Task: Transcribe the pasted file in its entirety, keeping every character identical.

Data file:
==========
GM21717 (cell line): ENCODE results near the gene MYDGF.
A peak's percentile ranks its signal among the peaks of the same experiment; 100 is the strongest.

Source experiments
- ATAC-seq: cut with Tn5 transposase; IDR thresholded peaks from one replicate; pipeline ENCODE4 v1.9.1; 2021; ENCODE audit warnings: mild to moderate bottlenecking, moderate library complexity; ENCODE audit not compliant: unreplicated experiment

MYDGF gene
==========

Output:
GM21717 (cell line): ENCODE results near the gene MYDGF.
A peak's percentile ranks its signal among the peaks of the same experiment; 100 is the strongest.

Source experiments
- ATAC-seq: cut with Tn5 transposase; IDR thresholded peaks from one replicate; pipeline ENCODE4 v1.9.1; 2021; ENCODE audit warnings: mild to moderate bottlenecking, moderate library complexity; ENCODE audit not compliant: unreplicated experiment

MYDGF gene